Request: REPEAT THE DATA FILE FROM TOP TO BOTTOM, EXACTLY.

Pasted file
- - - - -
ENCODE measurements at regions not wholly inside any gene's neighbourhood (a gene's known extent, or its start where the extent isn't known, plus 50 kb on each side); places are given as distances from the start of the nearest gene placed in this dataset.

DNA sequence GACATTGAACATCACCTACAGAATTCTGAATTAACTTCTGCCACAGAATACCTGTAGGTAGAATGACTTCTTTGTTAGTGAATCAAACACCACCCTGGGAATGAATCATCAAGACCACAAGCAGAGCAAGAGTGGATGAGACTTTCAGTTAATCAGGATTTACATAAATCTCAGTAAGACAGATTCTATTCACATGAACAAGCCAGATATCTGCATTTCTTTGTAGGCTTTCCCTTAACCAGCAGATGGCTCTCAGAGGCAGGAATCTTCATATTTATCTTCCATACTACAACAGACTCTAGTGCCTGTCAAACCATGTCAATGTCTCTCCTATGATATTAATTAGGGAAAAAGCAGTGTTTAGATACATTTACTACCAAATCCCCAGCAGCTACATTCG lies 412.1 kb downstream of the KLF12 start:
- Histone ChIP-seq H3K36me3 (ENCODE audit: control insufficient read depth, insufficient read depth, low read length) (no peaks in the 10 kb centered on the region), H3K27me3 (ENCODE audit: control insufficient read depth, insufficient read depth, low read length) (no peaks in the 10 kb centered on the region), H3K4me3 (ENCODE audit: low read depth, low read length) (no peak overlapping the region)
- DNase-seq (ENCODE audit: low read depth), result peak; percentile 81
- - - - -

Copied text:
ENCODE measurements at regions not wholly inside any gene's neighbourhood (a gene's known extent, or its start where the extent isn't known, plus 50 kb on each side); places are given as distances from the start of the nearest gene placed in this dataset.

DNA sequence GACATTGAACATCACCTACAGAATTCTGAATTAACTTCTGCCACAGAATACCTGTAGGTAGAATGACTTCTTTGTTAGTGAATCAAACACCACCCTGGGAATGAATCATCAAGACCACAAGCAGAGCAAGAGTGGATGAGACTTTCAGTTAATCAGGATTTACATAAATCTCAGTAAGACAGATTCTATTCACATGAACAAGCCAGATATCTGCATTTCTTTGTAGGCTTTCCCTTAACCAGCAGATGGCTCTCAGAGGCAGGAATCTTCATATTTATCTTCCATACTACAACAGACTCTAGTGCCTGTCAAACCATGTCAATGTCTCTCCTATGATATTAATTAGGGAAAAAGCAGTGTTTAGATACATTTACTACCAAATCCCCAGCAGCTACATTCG lies 412.1 kb downstream of the KLF12 start:
- Histone ChIP-seq H3K36me3 (ENCODE audit: control insufficient read depth, insufficient read depth, low read length) (no peaks in the 10 kb centered on the region), H3K27me3 (ENCODE audit: control insufficient read depth, insufficient read depth, low read length) (no peaks in the 10 kb centered on the region), H3K4me3 (ENCODE audit: low read depth, low read length) (no peak overlapping the region)
- DNase-seq (ENCODE audit: low read depth), result peak; percentile 81